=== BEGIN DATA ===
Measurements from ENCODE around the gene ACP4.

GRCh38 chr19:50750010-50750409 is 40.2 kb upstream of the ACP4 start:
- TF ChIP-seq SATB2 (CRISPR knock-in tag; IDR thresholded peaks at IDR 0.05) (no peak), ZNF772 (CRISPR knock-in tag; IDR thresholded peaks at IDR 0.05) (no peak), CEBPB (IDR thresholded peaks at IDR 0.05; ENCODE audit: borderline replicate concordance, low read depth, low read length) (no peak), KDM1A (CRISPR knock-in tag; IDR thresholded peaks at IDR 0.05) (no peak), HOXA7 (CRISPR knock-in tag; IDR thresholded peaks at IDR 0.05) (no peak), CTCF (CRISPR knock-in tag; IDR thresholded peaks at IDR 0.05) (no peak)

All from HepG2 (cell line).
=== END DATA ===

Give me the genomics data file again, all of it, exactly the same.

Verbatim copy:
Measurements from ENCODE around the gene ACP4.

GRCh38 chr19:50750010-50750409 is 40.2 kb upstream of the ACP4 start:
- TF ChIP-seq SATB2 (CRISPR knock-in tag; IDR thresholded peaks at IDR 0.05) (no peak), ZNF772 (CRISPR knock-in tag; IDR thresholded peaks at IDR 0.05) (no peak), CEBPB (IDR thresholded peaks at IDR 0.05; ENCODE audit: borderline replicate concordance, low read depth, low read length) (no peak), KDM1A (CRISPR knock-in tag; IDR thresholded peaks at IDR 0.05) (no peak), HOXA7 (CRISPR knock-in tag; IDR thresholded peaks at IDR 0.05) (no peak), CTCF (CRISPR knock-in tag; IDR thresholded peaks at IDR 0.05) (no peak)

All from HepG2 (cell line).